Rubio surges in Oklahoma: poll
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A new poll shows Republican presidential hopeful Marco RubioMarco RubioDHS extends protected status for Haitians for six months Congress should let local communities set their own PACE Rubio: ‘People got what they voted for’ MORE surging in Oklahoma, rising 10 points ahead of the state's primary on March 1. 

The Florida senator takes 21 percent support, trailing front-runner Donald TrumpDonald TrumpMSNBC wins cable news weekly war for first time ever Saudi king: Trump visit a ‘turning point’ Tomi Lahren accepts role with pro-Trump advocacy group MORE, who takes 30 percent, according to the SoonerPoll. Trump's support in the state was at 35 percent in a Jan. 23 poll. 

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Ted CruzTed CruzGOP talks of narrowing ‘blue-slip’ rule for judges Abortion poses hurdle for Senate healthcare bill Senator's photo spurs caption contest MORE places second, with 25 percent support. After Rubio in third, Ben Carson comes in fourth, with 5.7 percent support. No other Republican draws more than 5 percent support.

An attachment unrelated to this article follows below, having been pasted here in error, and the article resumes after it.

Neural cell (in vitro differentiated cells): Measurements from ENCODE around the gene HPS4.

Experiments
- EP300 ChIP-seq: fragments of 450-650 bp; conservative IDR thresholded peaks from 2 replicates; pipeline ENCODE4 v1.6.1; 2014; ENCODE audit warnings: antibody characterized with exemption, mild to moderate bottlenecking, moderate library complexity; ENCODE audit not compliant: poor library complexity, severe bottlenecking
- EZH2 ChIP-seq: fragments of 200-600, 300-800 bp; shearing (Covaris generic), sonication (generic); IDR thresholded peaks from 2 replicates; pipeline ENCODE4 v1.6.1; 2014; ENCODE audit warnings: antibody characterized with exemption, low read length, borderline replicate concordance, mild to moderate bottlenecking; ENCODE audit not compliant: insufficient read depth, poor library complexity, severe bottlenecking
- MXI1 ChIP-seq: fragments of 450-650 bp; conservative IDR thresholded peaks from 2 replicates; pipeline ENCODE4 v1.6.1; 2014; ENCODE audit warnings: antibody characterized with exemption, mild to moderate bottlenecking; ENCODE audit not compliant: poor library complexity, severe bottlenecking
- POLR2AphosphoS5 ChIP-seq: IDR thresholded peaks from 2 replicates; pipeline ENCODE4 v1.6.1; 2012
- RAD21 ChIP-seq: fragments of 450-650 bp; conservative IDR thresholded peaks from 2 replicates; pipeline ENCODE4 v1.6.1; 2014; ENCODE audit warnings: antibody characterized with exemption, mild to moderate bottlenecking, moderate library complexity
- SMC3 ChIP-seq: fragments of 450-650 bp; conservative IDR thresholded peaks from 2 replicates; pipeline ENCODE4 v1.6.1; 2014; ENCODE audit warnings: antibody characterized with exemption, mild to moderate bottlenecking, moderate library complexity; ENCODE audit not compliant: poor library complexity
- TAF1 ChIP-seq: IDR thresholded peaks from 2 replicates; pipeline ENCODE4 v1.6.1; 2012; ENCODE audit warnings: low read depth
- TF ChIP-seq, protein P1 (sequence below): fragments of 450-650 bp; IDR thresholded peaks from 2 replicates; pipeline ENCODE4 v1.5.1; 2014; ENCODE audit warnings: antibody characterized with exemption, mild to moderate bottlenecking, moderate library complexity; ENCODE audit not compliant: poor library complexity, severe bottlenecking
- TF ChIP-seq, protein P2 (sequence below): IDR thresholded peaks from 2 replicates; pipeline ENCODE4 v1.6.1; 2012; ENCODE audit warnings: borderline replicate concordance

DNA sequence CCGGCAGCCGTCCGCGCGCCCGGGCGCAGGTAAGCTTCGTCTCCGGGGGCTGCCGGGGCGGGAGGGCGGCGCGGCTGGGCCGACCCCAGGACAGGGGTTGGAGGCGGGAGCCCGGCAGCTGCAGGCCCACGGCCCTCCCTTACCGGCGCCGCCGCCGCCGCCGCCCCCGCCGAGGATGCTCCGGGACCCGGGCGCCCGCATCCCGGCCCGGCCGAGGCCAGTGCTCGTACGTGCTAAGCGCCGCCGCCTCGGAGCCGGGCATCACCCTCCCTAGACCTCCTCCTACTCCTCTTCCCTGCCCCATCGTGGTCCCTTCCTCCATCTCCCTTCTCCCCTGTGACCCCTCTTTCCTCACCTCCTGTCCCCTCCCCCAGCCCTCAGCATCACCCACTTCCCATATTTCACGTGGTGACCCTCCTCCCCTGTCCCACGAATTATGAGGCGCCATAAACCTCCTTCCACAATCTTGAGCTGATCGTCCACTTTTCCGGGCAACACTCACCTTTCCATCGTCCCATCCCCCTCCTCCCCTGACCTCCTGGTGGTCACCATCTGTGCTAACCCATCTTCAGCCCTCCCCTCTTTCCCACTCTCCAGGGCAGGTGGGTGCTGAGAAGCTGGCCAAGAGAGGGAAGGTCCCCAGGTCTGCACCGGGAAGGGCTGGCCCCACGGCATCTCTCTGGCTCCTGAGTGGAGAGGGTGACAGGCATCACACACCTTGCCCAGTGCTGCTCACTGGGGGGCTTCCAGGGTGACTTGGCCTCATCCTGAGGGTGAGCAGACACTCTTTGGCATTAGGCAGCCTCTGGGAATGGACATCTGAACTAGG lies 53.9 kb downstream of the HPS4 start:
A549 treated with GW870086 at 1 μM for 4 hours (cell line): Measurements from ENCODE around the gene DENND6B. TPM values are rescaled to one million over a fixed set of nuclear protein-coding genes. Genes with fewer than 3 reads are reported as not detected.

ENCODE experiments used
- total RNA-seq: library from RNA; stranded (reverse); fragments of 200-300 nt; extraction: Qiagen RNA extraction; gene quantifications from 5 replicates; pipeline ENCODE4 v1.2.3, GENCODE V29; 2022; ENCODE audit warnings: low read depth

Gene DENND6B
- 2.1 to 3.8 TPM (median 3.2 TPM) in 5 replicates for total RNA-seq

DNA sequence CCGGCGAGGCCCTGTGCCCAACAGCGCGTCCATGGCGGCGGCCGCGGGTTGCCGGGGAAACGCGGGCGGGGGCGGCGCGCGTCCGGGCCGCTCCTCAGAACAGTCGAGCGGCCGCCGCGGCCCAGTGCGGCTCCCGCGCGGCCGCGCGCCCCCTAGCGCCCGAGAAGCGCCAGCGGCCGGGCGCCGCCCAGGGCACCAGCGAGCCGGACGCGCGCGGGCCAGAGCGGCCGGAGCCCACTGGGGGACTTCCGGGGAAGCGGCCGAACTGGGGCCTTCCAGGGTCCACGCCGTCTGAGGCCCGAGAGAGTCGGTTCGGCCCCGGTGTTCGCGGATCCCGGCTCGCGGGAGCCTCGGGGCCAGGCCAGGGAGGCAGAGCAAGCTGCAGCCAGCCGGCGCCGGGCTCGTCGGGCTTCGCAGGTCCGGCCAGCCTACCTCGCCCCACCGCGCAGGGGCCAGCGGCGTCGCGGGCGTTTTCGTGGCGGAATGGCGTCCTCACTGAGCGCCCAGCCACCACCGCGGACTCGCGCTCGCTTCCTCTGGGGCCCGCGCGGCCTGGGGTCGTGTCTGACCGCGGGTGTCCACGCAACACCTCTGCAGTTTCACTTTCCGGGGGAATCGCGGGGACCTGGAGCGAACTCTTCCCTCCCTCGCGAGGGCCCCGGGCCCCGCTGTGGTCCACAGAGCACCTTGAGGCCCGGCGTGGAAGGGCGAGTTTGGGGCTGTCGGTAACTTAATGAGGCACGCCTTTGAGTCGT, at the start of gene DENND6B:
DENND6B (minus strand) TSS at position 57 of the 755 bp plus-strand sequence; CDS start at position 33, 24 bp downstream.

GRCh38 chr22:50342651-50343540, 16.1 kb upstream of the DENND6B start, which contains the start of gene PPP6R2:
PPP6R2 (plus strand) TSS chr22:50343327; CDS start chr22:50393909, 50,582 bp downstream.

The poll was conducted Feb. 6–9, largely after Rubio’s shaky performance in Saturday night’s GOP debate but before Trump’s resounding victory in Tuesday's New Hampshire primary and a stronger-than-expected showing from John Kasich.

“Early on, Trump’s been able to channel the anger and frustration felt among Republicans toward President Obama, but anger and frustration can only take you so far in a presidential race,” said Bill Shapard, founder of the SoonerPoll.

Rubio has been endorsed in Oklahoma by two lawmakers, Sen. Jim InhofeJames InhofeFive roadblocks for Trump’s T infrastructure plan Trump admin delays greenhouse gas measurement rule for highways GOP senators on Comey firing: Where they stand MORE (R-Okla.) and Rep. Markwayne Mullin (R-Okla.), while Cruz has been endorsed by Rep. Jim BridenstineJim BridenstineLawmakers sound alarm on space security The Hill's Whip List: 36 GOP no votes on ObamaCare repeal plan A guide to the committees: House MORE (R-Okla.).

Trump performed best in the poll among self-identified liberal Republicans, receiving 33.5 percent support from the group and 36.9 percent support from self-described moderates.

The poll surveyed 414 likely Republican voters and has a margin of error of 4.81 percent.